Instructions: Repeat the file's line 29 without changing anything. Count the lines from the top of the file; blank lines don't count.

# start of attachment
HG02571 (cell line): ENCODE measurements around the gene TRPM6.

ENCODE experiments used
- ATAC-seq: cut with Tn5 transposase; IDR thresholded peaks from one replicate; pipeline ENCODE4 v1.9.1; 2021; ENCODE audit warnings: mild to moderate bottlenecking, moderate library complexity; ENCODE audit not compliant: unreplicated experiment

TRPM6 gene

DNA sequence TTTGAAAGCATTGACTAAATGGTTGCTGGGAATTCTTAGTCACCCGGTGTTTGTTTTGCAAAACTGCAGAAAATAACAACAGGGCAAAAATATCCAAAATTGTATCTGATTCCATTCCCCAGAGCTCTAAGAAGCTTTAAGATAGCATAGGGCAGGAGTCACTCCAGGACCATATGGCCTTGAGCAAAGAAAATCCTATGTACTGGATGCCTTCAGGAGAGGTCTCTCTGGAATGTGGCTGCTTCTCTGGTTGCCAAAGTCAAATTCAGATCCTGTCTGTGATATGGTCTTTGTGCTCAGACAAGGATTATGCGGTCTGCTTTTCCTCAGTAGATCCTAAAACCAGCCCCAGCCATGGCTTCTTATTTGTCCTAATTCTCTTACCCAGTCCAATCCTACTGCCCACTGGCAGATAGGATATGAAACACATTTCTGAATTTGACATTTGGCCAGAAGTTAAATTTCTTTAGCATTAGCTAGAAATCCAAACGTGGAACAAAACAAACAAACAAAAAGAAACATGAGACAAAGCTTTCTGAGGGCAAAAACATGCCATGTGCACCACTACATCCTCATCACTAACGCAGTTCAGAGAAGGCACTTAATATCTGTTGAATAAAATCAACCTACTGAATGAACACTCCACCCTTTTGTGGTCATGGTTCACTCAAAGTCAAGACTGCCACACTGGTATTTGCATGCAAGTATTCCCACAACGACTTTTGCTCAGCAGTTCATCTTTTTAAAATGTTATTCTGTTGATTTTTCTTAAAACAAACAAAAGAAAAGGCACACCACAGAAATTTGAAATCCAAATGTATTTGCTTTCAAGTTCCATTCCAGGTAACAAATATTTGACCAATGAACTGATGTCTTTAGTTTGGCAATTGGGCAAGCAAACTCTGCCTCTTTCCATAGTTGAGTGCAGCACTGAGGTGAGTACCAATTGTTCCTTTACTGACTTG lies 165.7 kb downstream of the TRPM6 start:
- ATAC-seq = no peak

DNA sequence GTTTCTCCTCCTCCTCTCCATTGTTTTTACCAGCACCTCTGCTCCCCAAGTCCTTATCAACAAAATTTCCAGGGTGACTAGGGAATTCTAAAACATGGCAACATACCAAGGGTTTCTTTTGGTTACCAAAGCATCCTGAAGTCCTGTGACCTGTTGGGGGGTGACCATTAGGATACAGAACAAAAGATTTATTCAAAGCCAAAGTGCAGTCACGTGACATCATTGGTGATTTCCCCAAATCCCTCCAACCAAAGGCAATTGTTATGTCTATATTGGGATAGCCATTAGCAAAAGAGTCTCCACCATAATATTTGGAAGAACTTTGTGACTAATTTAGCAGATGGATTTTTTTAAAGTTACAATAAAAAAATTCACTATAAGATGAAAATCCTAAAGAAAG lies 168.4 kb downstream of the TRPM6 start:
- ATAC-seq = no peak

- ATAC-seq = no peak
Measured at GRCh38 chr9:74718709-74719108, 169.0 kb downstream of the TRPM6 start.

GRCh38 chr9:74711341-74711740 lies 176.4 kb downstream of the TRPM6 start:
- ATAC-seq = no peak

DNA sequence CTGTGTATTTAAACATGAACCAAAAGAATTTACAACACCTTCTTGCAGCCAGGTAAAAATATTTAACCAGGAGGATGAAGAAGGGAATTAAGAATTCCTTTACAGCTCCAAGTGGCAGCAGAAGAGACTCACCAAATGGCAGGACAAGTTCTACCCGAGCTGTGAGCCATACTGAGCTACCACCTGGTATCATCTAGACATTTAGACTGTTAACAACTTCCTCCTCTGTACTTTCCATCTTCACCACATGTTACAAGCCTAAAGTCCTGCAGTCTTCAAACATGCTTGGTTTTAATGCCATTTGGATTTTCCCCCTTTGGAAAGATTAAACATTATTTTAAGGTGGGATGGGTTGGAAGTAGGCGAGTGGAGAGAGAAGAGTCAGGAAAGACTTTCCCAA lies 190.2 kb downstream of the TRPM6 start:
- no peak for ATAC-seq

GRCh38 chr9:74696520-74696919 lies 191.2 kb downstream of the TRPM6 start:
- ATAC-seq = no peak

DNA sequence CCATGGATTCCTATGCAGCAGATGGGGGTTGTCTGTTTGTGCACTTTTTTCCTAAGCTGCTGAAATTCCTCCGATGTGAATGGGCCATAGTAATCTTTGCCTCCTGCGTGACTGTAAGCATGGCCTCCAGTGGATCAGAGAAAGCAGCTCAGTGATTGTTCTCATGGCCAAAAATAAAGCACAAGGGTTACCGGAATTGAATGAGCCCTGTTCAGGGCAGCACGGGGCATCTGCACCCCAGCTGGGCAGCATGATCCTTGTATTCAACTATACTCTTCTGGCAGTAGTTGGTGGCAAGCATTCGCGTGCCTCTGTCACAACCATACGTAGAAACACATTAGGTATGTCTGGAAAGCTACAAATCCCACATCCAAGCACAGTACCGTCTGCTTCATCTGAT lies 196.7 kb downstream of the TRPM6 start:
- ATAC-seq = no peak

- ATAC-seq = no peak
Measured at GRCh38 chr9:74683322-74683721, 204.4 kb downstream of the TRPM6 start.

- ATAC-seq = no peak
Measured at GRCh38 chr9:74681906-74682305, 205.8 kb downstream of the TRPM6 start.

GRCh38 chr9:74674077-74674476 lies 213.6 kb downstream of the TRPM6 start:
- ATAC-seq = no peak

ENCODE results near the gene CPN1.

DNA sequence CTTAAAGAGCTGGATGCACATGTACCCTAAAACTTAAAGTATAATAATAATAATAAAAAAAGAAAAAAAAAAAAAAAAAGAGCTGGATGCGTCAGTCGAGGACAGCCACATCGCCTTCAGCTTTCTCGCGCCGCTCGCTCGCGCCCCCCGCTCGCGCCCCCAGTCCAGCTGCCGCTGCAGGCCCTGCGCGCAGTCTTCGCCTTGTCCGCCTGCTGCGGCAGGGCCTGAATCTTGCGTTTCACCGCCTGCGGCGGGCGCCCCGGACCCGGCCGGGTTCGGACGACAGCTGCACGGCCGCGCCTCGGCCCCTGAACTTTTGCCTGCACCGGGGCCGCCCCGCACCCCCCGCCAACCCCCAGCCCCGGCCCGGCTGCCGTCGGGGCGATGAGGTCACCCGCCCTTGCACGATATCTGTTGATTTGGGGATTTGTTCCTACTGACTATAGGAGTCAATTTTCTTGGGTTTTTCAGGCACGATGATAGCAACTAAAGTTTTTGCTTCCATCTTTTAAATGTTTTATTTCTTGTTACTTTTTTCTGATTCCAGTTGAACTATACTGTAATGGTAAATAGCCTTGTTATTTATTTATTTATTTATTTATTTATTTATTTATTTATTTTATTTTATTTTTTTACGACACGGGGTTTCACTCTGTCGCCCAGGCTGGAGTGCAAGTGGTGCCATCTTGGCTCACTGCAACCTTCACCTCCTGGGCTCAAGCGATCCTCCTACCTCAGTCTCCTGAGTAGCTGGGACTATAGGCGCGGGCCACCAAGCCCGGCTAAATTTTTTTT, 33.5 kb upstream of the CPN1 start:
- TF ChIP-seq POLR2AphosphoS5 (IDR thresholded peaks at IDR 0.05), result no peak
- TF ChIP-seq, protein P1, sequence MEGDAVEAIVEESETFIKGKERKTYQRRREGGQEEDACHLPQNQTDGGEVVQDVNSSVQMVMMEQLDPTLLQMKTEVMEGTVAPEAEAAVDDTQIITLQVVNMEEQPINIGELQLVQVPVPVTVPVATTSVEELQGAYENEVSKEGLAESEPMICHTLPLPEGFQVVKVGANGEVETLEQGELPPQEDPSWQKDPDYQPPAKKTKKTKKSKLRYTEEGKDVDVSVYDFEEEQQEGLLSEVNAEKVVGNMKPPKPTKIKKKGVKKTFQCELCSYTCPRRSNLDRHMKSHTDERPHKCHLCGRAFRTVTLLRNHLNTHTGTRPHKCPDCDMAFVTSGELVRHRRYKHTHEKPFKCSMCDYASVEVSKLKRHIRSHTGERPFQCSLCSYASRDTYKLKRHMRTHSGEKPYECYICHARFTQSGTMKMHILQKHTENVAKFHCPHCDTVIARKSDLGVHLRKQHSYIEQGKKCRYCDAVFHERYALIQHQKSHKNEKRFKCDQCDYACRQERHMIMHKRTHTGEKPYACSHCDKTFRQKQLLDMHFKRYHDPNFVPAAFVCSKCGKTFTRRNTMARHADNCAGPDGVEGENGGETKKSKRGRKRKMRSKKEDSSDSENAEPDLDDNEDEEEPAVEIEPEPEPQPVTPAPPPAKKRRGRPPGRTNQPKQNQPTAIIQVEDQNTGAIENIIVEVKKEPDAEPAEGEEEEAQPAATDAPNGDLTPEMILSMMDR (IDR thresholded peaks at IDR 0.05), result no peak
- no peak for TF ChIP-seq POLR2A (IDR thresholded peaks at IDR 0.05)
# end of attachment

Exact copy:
- no peak for TF ChIP-seq POLR2A (IDR thresholded peaks at IDR 0.05)